Amy Dickinson

Amy Dickinson Ask Amy columnist

Dear Amy: I have a 30-year-old niece. She has an 8-year-old son. I love them both.

She has done a wonderful job raising her son alone. Her fiancé died when she was pregnant.

I decided I would like to start a savings account for him so that he can have a start in life after he graduates and (if and when) he continues on to college.

I asked my niece for his Social Security number to start the account but she did not want to give it me, so she opened the account in her name.

I’ve been putting in money every month for the last year and have been getting the receipt from the bank, noting my deposit and the account balance.

When I recently made a deposit, I was disappointed to find out that she took out everything except for $50.

I mentioned that I noticed most of the money was gone. I asked her what she and her son were using it for. She asked me how I knew, and I told her that whenever I make a deposit, I’m notified of the balance.

How should I proceed from here? I want to continue to support my great-nephew, but I personally need to know the money is in the account.— Aunt in Nebraska

Dear Aunt: Your niece knowingly took money designated for her son. Let that sink in.

You both seem naive about money, she obviously believed that she could take money without you realizing it, and you believed that you could put money into an account which she would have ready access to, and it would stay there for the next 10 years or so.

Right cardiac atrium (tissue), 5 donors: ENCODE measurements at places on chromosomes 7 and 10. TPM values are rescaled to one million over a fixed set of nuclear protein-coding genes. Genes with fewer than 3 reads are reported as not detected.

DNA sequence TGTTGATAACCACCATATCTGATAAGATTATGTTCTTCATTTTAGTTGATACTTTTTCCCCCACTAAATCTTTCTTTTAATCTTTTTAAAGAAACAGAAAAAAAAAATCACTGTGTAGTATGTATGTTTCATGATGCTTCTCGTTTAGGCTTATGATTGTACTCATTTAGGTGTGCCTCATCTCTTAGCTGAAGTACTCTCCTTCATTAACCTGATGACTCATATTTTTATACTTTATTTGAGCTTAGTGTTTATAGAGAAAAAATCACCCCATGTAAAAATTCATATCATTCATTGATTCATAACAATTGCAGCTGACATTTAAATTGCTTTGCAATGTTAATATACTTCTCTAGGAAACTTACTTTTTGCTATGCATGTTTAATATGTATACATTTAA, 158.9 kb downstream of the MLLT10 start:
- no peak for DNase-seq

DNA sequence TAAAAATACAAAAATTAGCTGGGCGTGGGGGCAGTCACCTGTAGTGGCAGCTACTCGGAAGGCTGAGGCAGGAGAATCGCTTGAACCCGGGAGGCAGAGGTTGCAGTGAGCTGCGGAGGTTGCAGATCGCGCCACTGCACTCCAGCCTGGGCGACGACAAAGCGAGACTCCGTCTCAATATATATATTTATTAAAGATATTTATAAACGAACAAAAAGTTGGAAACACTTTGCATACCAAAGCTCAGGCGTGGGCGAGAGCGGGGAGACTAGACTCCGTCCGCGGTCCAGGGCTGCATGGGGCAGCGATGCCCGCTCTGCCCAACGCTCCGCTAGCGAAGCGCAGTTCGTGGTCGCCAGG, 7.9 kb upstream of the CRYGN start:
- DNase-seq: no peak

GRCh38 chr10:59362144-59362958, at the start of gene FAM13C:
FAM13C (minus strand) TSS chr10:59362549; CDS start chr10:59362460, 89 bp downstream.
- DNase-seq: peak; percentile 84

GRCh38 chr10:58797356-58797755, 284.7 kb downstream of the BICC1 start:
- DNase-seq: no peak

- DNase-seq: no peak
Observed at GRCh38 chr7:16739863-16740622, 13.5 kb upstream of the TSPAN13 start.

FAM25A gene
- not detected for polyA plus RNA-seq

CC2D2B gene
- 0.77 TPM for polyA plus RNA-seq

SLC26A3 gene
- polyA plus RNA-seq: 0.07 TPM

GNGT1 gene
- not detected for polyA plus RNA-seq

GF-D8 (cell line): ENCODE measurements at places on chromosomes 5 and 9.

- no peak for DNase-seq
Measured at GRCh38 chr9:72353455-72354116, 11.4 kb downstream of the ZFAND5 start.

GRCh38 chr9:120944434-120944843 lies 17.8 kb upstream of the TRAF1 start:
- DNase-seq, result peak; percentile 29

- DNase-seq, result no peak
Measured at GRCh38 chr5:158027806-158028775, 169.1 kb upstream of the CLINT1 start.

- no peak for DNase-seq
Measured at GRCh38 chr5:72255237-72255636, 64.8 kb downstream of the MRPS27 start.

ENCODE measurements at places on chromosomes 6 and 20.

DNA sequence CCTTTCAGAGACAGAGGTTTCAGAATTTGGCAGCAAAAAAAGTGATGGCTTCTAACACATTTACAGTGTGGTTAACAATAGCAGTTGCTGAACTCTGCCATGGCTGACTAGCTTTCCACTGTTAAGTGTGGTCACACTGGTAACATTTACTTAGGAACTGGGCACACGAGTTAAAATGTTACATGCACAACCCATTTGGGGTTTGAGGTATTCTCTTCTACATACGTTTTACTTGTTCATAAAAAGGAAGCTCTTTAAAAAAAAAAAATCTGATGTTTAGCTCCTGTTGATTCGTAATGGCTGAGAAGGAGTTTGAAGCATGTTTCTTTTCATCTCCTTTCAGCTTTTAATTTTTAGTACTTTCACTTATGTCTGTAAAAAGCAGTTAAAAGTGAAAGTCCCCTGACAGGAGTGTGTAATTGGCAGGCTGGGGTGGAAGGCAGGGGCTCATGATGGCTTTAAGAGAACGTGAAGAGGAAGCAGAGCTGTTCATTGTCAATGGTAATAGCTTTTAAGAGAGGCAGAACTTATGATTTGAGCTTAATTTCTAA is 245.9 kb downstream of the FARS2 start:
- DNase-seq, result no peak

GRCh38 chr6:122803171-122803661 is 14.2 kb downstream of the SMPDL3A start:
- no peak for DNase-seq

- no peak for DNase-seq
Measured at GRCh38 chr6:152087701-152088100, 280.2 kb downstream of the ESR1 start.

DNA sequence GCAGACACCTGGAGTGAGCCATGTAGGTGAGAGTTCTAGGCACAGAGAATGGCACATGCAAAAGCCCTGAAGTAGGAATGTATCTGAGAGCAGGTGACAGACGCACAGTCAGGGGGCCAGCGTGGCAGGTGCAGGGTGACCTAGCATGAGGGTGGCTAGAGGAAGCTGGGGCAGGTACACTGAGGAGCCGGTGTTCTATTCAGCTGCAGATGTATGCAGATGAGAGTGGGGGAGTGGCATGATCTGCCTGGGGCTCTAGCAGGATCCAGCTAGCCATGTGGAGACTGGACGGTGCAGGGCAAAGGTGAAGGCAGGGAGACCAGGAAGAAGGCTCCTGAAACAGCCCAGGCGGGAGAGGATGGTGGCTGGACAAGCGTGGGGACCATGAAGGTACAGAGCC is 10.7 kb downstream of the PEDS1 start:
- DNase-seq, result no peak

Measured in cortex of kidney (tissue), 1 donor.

Does she need money now to help support her son? Would you like to contribute to this family’s support now, versus saving for later? That’s something for you to decide.

If you want to designate savings for your great-nephew, the least-complicated way to do this would be to set up an account linked to your own, with automatic monthly deposits going from your primary account into the extra account. You would have total control over the account, and it would be in your name. You could turn the money over to your great-nephew whenever you choose, or designate this amount to go to him in your will. Do some research about this, and talk to your local banker.

Get today’s top stories right in your inbox. Sign up for our daily morning newsletter.

Tribune Media Services

Load comments